2018-2019 Government Shutdown

BBFlatt
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Re: 2018-2019 Government Shutdown

#826

Post by BBFlatt » Fri Jan 11, 2019 6:38 am

[/quote]
I haven't done the math, but assuming all furloughed workers apply for unemployment, I wonder what that looks like on the jobs report?
[/quote]

Most federal employees will probably not file for unemployment, at least not for a while. If/when the shutdown is over, and if Congress approves retroactive pay (as they have with every previous shutdown) then any unemployment compensation will have to be repaid; so filing for unemployment should be a last resort (although some will reach that point fairly quickly).

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Suranis
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Re: 2018-2019 Government Shutdown

#827

Post by Suranis » Fri Jan 11, 2019 6:44 am

Of course, with everyone furloughed, who will process their application for unemployment...

(ok I have no idea if unemployment is a state thing and therefore would not be affected, but this Catch 22 thing occurred to me and would be a shame not to use it)
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Danraft
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Re: 2018-2019 Government Shutdown

#828

Post by Danraft » Fri Jan 11, 2019 7:38 am

neonzx wrote:
Fri Jan 11, 2019 6:03 am
Danraft wrote:
Fri Jan 11, 2019 5:31 am
Sam the Centipede wrote:
Fri Jan 11, 2019 5:20 am
If it's per all workers then it shows the dependence of those states on federal funding, despite their claims of self-reliance, and that the collateral effect on the economic activity in those states will be very bad.
I haven't done the math, but assuming all furloughed workers apply for unemployment, I wonder what that looks like on the jobs report?
It has to be for all workers. Those western states are relatively sparse in population compared to others. I think it's too soon to see the impact reflected in the jobs / unemployment reports as of yet.
A CNN article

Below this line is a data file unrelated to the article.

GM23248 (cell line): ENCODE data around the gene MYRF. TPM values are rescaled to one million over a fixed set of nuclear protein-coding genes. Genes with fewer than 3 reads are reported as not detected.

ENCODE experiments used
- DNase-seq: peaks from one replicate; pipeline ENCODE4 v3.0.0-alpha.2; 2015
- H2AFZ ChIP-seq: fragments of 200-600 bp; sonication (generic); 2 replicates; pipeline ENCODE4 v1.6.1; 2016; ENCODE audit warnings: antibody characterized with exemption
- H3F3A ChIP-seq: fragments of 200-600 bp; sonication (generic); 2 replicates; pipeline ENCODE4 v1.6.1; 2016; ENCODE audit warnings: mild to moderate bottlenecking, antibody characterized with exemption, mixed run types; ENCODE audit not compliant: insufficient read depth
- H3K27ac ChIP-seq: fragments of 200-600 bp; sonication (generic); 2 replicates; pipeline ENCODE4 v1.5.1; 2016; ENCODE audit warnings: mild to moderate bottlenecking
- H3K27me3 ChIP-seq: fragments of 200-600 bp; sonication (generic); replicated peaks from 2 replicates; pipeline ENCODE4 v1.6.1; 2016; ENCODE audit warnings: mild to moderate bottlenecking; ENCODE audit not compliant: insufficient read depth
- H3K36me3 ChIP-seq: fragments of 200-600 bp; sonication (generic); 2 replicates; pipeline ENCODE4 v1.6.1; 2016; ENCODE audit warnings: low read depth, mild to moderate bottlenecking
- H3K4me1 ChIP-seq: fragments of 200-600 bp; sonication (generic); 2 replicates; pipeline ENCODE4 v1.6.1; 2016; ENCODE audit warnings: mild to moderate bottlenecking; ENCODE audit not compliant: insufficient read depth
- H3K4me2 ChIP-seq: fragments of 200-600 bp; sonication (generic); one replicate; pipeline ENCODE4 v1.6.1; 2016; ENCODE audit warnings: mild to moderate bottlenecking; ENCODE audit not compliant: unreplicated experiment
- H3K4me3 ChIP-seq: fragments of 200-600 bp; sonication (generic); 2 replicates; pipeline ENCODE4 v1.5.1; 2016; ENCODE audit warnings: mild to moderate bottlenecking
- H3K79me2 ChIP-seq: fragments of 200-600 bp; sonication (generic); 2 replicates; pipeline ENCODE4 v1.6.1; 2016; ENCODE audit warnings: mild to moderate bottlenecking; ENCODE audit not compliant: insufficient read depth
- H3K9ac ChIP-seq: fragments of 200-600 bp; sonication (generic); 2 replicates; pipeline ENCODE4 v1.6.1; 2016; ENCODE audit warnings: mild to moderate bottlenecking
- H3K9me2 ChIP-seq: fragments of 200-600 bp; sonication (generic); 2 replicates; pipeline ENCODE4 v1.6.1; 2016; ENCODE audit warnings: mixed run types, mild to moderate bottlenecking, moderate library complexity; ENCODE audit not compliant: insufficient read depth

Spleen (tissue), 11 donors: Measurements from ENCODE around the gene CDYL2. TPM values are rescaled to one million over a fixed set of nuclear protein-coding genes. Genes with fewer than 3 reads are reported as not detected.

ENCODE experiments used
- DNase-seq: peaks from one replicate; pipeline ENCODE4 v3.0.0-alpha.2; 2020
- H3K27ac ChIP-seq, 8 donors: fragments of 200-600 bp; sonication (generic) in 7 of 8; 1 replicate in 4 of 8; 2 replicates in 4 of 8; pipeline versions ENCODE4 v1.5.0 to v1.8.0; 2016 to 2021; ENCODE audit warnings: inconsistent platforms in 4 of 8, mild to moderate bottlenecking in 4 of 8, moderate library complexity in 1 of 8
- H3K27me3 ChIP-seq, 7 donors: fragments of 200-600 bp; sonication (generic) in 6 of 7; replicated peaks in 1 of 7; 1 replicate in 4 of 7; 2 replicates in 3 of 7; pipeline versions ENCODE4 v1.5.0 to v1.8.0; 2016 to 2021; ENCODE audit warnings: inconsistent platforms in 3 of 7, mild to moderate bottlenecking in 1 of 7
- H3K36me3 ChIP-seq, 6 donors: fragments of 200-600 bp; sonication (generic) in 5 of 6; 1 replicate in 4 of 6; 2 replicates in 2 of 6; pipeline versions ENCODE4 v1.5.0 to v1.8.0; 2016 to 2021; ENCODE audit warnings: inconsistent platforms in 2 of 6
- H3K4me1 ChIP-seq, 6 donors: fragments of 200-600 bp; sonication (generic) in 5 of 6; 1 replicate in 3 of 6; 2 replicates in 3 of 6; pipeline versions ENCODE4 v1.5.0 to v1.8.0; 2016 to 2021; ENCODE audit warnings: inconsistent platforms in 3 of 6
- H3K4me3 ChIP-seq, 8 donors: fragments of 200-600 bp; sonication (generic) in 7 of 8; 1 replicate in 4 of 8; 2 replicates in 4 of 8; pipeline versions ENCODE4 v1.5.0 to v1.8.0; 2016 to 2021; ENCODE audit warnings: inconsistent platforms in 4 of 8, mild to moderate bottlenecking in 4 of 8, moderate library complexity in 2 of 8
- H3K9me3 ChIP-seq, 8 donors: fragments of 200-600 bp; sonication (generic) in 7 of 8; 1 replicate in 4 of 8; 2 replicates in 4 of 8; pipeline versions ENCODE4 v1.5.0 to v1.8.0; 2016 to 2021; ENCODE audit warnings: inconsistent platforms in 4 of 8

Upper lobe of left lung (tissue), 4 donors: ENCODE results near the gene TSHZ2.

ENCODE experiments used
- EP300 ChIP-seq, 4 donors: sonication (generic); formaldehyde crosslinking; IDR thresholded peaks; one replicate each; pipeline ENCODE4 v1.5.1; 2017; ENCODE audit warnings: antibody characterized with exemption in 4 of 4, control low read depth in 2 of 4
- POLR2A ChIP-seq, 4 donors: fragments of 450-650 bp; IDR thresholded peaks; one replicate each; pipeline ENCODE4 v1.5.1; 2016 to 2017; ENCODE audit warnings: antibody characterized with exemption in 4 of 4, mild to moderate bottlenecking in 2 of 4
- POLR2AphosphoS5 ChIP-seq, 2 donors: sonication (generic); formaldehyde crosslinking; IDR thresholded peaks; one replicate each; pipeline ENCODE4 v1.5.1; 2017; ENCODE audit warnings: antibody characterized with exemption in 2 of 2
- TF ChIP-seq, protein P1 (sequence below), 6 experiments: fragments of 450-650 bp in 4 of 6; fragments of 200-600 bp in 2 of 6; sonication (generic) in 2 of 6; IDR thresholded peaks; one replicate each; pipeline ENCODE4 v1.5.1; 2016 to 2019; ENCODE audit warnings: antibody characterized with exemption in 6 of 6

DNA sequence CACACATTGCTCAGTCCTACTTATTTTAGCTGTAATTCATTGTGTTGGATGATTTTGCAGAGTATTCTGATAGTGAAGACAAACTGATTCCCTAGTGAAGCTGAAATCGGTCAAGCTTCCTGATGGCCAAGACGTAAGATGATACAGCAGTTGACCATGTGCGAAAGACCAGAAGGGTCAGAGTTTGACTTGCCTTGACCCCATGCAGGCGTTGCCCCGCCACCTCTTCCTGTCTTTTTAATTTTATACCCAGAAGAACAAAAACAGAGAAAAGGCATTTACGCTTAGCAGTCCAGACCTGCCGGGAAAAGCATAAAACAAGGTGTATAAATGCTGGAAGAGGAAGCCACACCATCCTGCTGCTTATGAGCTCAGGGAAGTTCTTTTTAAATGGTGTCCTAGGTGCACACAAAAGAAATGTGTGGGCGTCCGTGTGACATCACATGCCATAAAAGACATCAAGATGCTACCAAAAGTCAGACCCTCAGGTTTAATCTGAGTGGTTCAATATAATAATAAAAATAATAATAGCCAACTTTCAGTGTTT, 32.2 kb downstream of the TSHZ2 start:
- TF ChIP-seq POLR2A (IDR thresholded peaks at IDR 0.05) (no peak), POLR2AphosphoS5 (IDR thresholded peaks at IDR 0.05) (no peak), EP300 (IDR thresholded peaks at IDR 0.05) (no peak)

Washington (CNN Business)Regardless of how well the American economy is doing, the January jobs report might be ugly.

If the government shutdown lasts through next week, nearly half of the 800,000 workers who have been furloughed will be counted as unemployed. The US Bureau of Labor Statistics bases its report on a survey of workers taken during the pay period that contains the 12th of each month. That's this Saturday, and many pay periods end on the 19th.
The employees who are working without pay will be counted as employed. But if the remaining furloughed workers end up being counted as unemployed, January could be the first month that jobs declined since September 2010.
And the decline could be comparatively large. The biggest seasonally adjusted, month-over-month loss during the Great Recession was in March 2009, when 802,000 jobs were wiped out. The largest monthly job loss on record, 1.97 million, was in September 1945 as America's wartime economy came to a halt.
And, yes, the trickle down is worth noting.
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Mikedunford
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Re: 2018-2019 Government Shutdown

#829

Post by Mikedunford » Fri Jan 11, 2019 7:38 am

Suranis wrote:
Fri Jan 11, 2019 6:44 am
Of course, with everyone furloughed, who will process their application for unemployment...

(ok I have no idea if unemployment is a state thing and therefore would not be affected, but this Catch 22 thing occurred to me and would be a shame not to use it)
It's a state thing.
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neonzx
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Re: 2018-2019 Government Shutdown

#830

Post by neonzx » Fri Jan 11, 2019 8:17 am

Mikedunford wrote:
Fri Jan 11, 2019 7:38 am
Suranis wrote:
Fri Jan 11, 2019 6:44 am
(ok I have no idea if unemployment is a state thing and therefore would not be affected, but this Catch 22 thing occurred to me and would be a shame not to use it)
It's a state thing.
It is. And some states weekly benefit max out at near the federal poverty level for a single person, regardless of household size or amount of lost wages.
To which Trump replied, Fuck the law. I don't give a fuck about the law. I want my fucking money.

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neonzx
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Re: 2018-2019 Government Shutdown

#831

Post by neonzx » Fri Jan 11, 2019 8:43 am

TheHill: Wall Street Journal editorial: Conservatives 'could live to regret' Trump emergency declaration
Editors at The Wall Street Journal warned Friday that Republicans could end up with regrets if President Trump declares a national emergency to get his funding for a border wall, warning that Democrats could then use the measure "whenever it is politically expedient."

In an editorial, the conservative newspaper's staff warned that such a decision would likely open the door to future use of national emergency declarations by Democrats, including on issues such as gun violence and climate change.

"If Mr. Trump did win in court, a President Elizabeth Warren might take the precedent as license to circumvent Congress whenever it is politically expedient," the editorial warned. "Rising carbon emissions or even income inequality could be declared national emergencies."